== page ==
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Light harvesting in the green alga Ostreobium sp., a coral symbiont adapted to extreme shade

Light harvesting in the green alga Ostreobium sp., a coral symbiont adapted to extreme shade 227 103 103 3 3 D. C. Fork A. W. D. Larkum School of Biological Sciences The University of Sydney 2006 Sydney New South Wales Australia Department of Plant Biology Carnegie Institution of Washington 290 Panama Street 94305 Stanford California USA Abstract Ostreobium sp. (Chlorophyta: Siphonales) can be found as green bands within the skeletal material of a number of stony corals in the Indo-Pacific and Caribbean regions. Many of these corals also contain symbiotic dinoflagellates in the overlaying coral polyps that effectively screen out all the typical photosynthetically active radiation from the algae in the green bands below. Ostreobium sp., nevertheless, grows photosynthetically. Its action spectrum and absorption spectrum have been shown to extend much further into the near infra-red compared to other green algae. In the present study, carried out in 1987, fluorescence excitation and emission spectra were measured in Ostreobium sp. and compared to spectra obtained from the green alga Ulva sp. and the brown alga Endarachne sp. Xanthophylls, probably siphonein and an unidentified xanthophyll probably related to siphonaxanthin, are photosynthetically active in Ostreobium sp., and can sensitize Photosystem II fluorescence at 688 nm and Photosystem I (PS I) fluorescence at 718 nm. The fluorescence emission spectra of Ostreobium sp. measured at 25° C and 77 K were not remarkably different from those of the green alga Ulva sp. Absorbance changes induced by light were measured in Ostreobium sp. from 670 to 750 nm and were like those normally seen in green plants except that, in addition to the minimum expected for the reaction-center chlorophyll of PS I (P700) at 703 nm, another minimum was seen at 730 nm. It is possible that this spectrumreflects the functioning of a reaction center of Photosystem I that has adapted to function in light highly enriched in far-red wavelengths. http://www.deepdyve.com/assets/images/DeepDyve-Logo-lg.png Marine Biology Springer Journals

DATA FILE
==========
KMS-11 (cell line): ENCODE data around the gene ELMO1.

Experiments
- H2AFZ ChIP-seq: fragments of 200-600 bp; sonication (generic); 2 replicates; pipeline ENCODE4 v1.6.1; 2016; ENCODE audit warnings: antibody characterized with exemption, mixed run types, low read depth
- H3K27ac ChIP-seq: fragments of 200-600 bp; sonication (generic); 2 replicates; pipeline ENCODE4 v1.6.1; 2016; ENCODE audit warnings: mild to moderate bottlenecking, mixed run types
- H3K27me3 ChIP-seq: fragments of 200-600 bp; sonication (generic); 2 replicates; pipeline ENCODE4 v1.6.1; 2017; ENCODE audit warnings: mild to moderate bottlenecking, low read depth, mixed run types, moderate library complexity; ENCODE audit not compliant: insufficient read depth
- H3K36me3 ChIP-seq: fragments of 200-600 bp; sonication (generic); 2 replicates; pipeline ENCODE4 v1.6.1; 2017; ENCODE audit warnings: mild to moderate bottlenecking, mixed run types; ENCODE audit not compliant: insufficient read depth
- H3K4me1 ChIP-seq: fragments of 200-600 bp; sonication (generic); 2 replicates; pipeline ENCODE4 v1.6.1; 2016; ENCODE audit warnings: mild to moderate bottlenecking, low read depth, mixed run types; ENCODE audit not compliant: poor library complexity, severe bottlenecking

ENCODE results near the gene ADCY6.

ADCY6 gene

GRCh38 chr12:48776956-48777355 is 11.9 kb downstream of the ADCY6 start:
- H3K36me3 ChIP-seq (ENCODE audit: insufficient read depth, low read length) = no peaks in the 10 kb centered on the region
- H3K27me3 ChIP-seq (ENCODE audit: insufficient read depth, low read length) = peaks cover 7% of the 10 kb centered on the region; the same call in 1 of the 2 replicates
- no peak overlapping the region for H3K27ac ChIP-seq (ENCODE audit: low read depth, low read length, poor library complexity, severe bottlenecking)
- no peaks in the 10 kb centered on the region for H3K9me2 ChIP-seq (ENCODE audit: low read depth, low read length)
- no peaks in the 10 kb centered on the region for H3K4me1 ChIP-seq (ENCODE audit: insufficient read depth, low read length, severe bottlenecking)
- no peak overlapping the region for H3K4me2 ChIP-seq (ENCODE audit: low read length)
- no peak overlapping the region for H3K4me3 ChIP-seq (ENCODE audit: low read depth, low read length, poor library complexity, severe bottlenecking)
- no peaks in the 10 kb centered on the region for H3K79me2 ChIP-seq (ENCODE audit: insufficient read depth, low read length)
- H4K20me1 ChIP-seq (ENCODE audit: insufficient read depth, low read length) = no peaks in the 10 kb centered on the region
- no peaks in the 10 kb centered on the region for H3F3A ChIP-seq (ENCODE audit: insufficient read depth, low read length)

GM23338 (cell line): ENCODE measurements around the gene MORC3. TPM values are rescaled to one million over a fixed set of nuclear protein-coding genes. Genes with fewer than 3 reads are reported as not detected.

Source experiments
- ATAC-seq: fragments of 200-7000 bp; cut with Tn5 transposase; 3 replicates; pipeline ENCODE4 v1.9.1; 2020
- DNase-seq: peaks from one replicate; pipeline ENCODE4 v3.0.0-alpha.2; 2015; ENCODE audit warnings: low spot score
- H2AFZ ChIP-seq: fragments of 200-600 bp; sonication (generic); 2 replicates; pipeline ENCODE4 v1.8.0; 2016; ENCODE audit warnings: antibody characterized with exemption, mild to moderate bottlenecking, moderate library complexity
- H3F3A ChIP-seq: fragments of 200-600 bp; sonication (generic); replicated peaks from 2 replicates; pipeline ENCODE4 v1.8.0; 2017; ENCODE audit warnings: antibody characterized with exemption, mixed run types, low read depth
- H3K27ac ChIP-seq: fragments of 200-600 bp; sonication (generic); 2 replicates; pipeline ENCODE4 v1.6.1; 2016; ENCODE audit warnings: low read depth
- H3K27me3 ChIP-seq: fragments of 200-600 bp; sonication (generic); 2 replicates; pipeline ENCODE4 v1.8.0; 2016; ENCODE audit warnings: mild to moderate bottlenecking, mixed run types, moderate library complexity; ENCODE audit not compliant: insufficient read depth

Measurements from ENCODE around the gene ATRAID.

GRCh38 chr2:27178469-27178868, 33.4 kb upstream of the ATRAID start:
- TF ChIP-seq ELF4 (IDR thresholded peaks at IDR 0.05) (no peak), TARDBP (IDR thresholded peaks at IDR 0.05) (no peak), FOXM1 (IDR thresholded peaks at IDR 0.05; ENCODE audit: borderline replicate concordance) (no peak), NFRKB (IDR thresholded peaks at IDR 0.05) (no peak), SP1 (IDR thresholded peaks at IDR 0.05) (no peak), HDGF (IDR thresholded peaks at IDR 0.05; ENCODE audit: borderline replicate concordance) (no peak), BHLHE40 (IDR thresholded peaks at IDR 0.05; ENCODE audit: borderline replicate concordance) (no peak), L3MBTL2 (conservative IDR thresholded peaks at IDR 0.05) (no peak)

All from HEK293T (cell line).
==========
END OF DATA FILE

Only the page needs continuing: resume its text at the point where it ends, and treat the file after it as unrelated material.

Light harvesting in the green alga Ostreobium sp., a coral symbiont adapted to extreme shade

Marine Biology , Volume 103 (3) – Nov 1, 1989

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Publisher
Springer Journals
Copyright
Copyright © 1989 by Springer-Verlag
Subject
Life Sciences; Biomedicine general; Oceanography; Ecology; Microbiology; Zoology
ISSN
0025-3162
eISSN
1432-1793
DOI
10.1007/BF00397273
Publisher site
See Article on Publisher Site

Abstract

227 103 103 3 3 D. C. Fork A. W. D. Larkum School of Biological Sciences The University of Sydney 2006 Sydney New South Wales Australia Department of Plant Biology Carnegie Institution of Washington 290 Panama Street 94305 Stanford California USA Abstract Ostreobium sp. (Chlorophyta: Siphonales) can be found as green bands within the skeletal material of a number of stony corals in the Indo-Pacific and Caribbean regions. Many of these corals also contain symbiotic dinoflagellates in the overlaying coral polyps that effectively screen out all the typical photosynthetically active radiation from the algae in the green bands below. Ostreobium sp., nevertheless, grows photosynthetically. Its action spectrum and absorption spectrum have been shown to extend much further into the near infra-red compared to other green algae. In the present study, carried out in 1987, fluorescence excitation and emission spectra were measured in Ostreobium sp. and compared to spectra obtained from the green alga Ulva sp. and the brown alga Endarachne sp. Xanthophylls, probably siphonein and an unidentified xanthophyll probably related to siphonaxanthin, are photosynthetically active in Ostreobium sp., and can sensitize Photosystem II fluorescence at 688 nm and Photosystem I (PS I) fluorescence at 718 nm. The fluorescence emission spectra of Ostreobium sp. measured at 25° C and 77 K were not remarkably different from those of the green alga Ulva sp. Absorbance changes induced by light were measured in Ostreobium sp. from 670 to 750 nm and were like those normally seen in green plants except that, in addition to the minimum expected for the reaction-center chlorophyll of PS I (P700) at 703 nm, another minimum was seen at 730 nm. It is possible that this spectrumreflects the functioning of a reaction center of Photosystem I that has adapted to function in light highly enriched in far-red wavelengths.

Journal

Marine BiologySpringer Journals

Published: Nov 1, 1989

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